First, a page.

It took another few months to realize I’d already been filling this role. Since I left my job, I’ve spent hundreds of hours counseling female friends — offering love, support, assistance. These women have gotten unglamorous DUIs, and finally decided to deal with the issues that led them there; been fired from jobs they hated but needed to provide for young children; had mini-breakdowns in other countries due to illnesses and infections; been beaten and almost killed by deadbeat husbands; reached a breaking point, because they’re 26 years old and responsible for the care of a dying father who never really fit that description; needed help with scholarship applications; had to confront cheating husbands; lost themselves while taking care of 4 small children; lost beloved parents; felt a lack of enthusiasm towards their ministries; and the list goes on and on.
I started to imagine myself The Wise Old Woman in a Disney movie: not the perfect looking princess, but the honest and empathic guide who helps said princess on her journey, who’s willing to help really anybody who makes the trek up to the snow-covered cottage at the top of the hill. I don’t offer advice unsolicited, in other words, and I’m not sure I help all the time. Sometimes I’m sure I learn more than they do. But I always try — sharing both my experiences and those of other women with this self-selected tribe. I make cups of tea, loan books, send little gifts, regularly check in.
It is the holiest work I’ve ever done.
Yet the calling isn’t just to be a matriarch; it’s to be a matriarch AND storyteller. These two things go hand-in-hand. Storytelling is an art, and one I’ve far from mastered, but I’ve devoted myself to the pursuit of getting better because this is the way to expand the tribe, make a bigger impact. Supporting women one-on-one is fulfilling, but not a full-time job. Some days I take 4 phone calls; some times I don’t get a call for a week. So, I started this blog, to share the occasional lesson learned or thought process. I share poetry and snippets of encouragement on Instagram, and I engage with the world about much less consequential things via Twitter. I’m working hard on my first book.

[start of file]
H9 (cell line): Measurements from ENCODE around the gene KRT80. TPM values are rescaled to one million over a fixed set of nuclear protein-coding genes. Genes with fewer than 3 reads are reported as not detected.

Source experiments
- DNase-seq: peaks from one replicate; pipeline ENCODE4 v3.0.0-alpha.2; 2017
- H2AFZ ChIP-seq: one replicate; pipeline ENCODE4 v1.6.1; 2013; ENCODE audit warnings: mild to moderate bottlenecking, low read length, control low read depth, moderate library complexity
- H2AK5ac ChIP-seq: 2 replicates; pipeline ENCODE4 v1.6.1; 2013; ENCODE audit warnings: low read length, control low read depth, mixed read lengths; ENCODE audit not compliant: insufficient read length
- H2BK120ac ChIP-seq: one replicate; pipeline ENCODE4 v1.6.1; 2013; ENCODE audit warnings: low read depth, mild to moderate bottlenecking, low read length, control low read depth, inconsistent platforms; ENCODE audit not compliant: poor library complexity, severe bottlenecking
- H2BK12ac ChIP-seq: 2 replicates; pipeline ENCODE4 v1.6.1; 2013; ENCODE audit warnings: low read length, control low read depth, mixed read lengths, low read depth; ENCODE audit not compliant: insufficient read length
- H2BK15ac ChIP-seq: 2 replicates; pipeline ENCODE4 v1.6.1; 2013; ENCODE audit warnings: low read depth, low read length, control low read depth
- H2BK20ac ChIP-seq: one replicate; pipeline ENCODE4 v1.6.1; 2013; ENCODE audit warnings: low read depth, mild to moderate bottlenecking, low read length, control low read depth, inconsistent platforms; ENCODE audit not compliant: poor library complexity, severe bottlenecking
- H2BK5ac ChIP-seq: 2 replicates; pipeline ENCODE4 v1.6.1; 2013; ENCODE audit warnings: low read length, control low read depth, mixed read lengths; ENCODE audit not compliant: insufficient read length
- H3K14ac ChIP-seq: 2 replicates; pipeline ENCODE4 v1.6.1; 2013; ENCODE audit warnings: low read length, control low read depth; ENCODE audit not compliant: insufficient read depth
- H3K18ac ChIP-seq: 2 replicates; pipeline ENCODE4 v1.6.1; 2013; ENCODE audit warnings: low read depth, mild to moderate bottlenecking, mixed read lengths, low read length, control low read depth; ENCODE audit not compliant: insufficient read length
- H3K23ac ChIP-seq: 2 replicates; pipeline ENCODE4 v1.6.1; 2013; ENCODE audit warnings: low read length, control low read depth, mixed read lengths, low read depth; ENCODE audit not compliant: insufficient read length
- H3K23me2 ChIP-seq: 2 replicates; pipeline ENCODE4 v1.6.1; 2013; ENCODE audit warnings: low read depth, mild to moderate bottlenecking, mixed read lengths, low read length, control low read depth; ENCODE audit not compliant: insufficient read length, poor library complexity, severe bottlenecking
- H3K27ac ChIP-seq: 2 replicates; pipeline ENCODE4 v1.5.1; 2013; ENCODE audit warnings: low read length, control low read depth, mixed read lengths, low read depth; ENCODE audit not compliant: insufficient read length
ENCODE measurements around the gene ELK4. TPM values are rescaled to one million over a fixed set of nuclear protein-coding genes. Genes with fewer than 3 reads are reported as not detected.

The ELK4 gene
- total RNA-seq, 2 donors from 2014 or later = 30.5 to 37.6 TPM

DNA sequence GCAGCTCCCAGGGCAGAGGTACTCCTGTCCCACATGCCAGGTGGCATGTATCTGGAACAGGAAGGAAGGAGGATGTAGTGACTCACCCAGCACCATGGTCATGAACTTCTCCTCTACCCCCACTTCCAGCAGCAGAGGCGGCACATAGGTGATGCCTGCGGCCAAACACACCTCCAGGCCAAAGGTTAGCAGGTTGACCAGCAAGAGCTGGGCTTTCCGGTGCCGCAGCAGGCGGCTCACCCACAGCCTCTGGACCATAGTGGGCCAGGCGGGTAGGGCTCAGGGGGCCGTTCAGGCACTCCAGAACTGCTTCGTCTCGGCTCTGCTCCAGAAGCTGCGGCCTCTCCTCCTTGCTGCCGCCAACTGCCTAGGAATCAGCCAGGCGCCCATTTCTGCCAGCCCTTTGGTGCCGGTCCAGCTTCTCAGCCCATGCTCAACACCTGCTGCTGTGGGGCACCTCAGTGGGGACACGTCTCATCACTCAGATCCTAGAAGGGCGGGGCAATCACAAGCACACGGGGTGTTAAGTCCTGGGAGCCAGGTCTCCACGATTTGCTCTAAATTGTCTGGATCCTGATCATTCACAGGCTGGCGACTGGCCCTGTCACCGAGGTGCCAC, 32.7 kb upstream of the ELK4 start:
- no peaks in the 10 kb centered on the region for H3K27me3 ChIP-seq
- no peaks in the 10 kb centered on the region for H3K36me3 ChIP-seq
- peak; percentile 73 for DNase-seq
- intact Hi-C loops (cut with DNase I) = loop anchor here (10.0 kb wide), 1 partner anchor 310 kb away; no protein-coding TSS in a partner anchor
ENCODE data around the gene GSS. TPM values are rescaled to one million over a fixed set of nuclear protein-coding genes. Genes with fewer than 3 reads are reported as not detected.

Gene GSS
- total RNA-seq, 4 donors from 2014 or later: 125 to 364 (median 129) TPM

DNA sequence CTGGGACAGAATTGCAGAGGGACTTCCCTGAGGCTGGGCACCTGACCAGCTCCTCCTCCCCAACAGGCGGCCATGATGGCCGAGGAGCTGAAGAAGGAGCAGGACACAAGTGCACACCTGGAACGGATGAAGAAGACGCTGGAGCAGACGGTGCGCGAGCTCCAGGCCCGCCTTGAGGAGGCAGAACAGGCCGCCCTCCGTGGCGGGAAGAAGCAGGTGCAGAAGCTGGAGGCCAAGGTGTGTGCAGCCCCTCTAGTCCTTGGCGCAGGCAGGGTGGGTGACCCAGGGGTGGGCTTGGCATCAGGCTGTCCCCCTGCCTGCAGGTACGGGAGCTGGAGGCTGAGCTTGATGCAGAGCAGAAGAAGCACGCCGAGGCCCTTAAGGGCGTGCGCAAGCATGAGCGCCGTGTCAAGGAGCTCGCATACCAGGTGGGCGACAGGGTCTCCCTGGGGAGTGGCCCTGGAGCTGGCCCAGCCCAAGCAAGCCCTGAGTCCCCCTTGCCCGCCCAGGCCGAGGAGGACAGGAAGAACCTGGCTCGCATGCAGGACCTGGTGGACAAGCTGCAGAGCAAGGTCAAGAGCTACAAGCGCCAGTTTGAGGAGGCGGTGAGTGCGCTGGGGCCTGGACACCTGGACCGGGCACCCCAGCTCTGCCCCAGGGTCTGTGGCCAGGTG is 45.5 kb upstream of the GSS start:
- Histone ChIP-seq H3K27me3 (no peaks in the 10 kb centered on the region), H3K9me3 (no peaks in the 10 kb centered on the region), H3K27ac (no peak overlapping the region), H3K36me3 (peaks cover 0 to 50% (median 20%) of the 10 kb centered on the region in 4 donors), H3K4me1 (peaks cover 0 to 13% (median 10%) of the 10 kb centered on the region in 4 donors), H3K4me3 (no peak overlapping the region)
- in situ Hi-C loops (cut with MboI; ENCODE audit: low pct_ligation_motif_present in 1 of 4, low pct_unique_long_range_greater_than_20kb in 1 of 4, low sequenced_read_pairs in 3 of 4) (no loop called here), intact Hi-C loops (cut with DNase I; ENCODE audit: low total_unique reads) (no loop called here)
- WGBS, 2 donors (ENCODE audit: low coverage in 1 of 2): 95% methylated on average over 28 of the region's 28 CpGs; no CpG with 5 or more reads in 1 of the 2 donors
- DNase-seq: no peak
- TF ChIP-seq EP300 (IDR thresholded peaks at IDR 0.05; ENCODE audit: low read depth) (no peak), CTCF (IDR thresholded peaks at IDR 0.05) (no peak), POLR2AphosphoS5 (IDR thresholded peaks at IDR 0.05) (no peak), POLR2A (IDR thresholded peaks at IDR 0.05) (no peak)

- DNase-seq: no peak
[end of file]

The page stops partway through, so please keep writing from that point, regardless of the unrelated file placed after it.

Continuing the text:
But my labor of love has been and will continue to be the Compelling Women podcast. The idea for it came to me on our honeymoon, and I ran it by the Hubs. He loved it. (It’s so simple!) This led to me spending a full 90 days obsessing over the name. Then I commissioned a logo, and lined up interviewees. I secured theme music. I sat down with those women, and listened to them tell their stories. I hired an editor / producer, who is himself a teller of stories. I invested money from my few gigs doing resume writing and event planning, which got this off the ground financially. I reached out regularly to the women, to introduce them to each other and explain that delays are the result of physical limitations, not a lack of passion.
On Friday, I sent my producer the first interview and the accompanying narration. I sent requested format and edits, too. We’ll tweak from there. The hope is that it will be published on February 1st. My publishing timeline has shifted (it’s starting three months later than planned, and episodes won’t be released every two weeks, but once a month), though this was arbitrary to begin with. A wiser me would’ve given myself more time and less pressure at the outset, but I’m a work in progress. What matters is that soon anyone will be able to hear the stories of these ordinary yet extraordinary women. I don’t imagine the podcast will garner a big audience, but that’s okay: I never intended to be famous. I intended to reach a few more women.
It’s important to note that the thing I’ve felt most ashamed of in my life — my authenticity — has led me to this place, and it’s a central requirement for fulfilling my life’s purpose. That’s because women don’t and won’t seek comfort or assistance from someone who isn’t authentic. In order to support them, I have to have their best interests in mind. They have to know I'm genuine.
I’m doing what I’m meant to do. Finally. I think that’s cause for celebration.
Here’s hoping you enjoy listening to these stories as much as I did. It’s been the most humbling and rewarding experience of my life.